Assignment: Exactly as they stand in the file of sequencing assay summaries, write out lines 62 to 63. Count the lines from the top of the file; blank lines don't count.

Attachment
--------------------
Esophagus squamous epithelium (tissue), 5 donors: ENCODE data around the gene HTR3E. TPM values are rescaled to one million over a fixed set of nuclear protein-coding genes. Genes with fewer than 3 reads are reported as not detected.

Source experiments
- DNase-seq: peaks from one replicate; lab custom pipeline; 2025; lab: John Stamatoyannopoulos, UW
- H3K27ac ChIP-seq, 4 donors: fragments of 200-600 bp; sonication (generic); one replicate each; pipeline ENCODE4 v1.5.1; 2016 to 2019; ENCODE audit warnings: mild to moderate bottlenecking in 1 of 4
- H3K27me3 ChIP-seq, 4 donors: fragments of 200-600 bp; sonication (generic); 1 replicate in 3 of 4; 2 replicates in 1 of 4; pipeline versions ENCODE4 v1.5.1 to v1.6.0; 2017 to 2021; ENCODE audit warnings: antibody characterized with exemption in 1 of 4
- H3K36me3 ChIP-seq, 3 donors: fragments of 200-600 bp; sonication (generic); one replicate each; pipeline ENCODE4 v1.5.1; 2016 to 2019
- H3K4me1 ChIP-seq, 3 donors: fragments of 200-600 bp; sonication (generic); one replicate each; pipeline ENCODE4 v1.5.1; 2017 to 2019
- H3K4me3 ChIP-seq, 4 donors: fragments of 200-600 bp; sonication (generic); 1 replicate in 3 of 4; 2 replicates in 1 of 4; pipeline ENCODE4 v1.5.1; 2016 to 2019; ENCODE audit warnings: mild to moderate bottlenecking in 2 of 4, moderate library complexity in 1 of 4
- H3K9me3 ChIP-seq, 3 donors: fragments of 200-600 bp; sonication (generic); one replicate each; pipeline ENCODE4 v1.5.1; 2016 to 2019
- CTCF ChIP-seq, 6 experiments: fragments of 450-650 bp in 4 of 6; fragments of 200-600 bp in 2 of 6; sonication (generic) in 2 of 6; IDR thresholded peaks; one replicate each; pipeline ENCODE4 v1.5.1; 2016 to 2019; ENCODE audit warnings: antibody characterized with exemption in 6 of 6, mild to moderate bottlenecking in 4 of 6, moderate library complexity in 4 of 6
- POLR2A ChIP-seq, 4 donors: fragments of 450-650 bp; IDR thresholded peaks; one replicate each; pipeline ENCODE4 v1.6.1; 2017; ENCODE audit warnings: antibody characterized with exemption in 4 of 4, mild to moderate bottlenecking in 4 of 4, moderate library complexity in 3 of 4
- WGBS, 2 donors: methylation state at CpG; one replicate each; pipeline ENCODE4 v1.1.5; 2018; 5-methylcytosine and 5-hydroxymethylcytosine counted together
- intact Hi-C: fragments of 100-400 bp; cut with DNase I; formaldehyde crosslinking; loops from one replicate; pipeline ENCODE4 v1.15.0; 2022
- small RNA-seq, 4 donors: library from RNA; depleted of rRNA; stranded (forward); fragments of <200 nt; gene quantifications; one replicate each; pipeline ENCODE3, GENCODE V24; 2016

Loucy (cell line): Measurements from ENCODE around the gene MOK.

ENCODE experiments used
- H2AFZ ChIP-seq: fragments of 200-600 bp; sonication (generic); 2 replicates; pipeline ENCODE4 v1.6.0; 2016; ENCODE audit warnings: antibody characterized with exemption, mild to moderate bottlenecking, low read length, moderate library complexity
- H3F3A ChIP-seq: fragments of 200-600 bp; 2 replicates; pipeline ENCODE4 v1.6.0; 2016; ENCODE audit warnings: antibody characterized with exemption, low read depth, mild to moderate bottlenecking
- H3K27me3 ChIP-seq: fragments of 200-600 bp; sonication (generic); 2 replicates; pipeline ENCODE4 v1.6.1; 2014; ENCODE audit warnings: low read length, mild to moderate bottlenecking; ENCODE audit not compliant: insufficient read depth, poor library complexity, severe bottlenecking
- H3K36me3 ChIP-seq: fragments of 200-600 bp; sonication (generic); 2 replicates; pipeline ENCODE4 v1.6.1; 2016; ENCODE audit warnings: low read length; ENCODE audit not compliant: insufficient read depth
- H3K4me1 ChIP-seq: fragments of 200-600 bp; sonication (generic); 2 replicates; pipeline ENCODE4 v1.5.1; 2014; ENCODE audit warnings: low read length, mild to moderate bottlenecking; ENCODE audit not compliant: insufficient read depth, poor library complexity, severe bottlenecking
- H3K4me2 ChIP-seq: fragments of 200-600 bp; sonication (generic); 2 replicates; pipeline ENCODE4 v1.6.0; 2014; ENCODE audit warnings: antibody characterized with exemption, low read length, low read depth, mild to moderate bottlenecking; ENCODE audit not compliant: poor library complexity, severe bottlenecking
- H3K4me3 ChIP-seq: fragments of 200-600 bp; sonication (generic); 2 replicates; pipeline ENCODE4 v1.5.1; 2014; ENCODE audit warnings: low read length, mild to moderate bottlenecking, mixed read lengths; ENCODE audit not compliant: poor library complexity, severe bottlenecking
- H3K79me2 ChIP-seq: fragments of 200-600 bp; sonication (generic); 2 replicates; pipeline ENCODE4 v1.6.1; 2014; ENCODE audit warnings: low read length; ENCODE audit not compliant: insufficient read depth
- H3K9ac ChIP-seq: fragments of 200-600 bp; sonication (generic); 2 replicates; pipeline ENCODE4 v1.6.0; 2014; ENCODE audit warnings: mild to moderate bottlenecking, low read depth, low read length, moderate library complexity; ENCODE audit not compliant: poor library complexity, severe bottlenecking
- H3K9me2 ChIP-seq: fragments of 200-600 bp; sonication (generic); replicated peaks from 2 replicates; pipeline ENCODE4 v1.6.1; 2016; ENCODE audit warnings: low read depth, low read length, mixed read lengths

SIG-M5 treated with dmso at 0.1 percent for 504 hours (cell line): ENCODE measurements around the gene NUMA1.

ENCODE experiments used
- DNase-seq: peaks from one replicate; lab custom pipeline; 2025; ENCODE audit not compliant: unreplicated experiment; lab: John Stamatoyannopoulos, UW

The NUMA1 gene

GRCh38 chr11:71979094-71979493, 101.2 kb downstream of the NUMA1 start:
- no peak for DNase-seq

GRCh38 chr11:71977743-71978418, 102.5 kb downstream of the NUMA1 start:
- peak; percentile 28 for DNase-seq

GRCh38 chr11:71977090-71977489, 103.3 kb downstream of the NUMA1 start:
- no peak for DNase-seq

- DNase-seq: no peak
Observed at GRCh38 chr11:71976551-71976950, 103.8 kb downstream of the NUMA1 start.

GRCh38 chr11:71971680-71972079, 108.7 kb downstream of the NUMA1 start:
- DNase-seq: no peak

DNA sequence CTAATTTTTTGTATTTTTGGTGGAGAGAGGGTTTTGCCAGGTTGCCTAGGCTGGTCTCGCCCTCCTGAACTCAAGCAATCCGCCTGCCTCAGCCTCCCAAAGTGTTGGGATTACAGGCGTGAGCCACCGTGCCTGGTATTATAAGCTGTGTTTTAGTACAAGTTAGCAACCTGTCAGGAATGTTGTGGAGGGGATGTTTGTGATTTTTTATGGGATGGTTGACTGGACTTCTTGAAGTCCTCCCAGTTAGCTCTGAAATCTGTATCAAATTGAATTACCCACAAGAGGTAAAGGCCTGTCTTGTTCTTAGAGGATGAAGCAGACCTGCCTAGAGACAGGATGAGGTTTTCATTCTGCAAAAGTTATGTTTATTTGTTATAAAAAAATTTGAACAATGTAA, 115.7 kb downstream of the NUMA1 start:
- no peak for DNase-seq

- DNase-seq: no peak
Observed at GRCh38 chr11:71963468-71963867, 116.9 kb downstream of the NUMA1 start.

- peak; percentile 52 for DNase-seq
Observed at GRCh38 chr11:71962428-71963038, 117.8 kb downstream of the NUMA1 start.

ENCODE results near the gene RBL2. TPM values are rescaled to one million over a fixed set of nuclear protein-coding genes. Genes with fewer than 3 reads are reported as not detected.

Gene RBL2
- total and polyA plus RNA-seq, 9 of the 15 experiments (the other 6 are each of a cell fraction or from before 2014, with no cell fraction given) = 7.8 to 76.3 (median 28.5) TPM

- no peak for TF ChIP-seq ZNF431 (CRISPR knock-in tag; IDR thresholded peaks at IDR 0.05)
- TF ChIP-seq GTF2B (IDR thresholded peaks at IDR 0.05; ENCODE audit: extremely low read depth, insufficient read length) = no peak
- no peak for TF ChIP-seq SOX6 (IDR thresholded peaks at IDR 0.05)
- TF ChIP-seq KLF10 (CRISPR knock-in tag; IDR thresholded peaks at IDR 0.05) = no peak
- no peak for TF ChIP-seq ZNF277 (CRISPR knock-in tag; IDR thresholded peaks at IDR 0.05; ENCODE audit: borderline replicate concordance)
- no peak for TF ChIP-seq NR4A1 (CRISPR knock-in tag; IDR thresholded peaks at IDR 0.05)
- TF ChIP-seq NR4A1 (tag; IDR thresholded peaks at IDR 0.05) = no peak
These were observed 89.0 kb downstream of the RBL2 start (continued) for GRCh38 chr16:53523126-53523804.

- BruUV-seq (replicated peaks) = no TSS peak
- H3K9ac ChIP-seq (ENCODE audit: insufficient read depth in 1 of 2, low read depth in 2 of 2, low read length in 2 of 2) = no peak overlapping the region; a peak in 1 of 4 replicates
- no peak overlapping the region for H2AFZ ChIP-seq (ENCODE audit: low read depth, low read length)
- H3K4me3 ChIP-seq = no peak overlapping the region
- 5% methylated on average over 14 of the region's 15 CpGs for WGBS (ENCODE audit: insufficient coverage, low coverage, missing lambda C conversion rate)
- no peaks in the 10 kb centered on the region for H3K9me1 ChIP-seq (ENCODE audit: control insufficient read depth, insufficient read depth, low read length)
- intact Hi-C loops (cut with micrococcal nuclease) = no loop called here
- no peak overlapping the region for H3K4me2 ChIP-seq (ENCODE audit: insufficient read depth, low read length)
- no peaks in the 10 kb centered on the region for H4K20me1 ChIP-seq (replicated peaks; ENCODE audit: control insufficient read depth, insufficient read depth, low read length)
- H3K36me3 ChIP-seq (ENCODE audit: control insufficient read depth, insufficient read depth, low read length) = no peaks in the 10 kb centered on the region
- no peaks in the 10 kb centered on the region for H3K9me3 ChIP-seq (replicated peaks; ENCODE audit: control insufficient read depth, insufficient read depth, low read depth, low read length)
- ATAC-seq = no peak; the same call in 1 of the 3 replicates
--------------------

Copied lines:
- 5% methylated on average over 14 of the region's 15 CpGs for WGBS (ENCODE audit: insufficient coverage, low coverage, missing lambda C conversion rate)
- no peaks in the 10 kb centered on the region for H3K9me1 ChIP-seq (ENCODE audit: control insufficient read depth, insufficient read depth, low read length)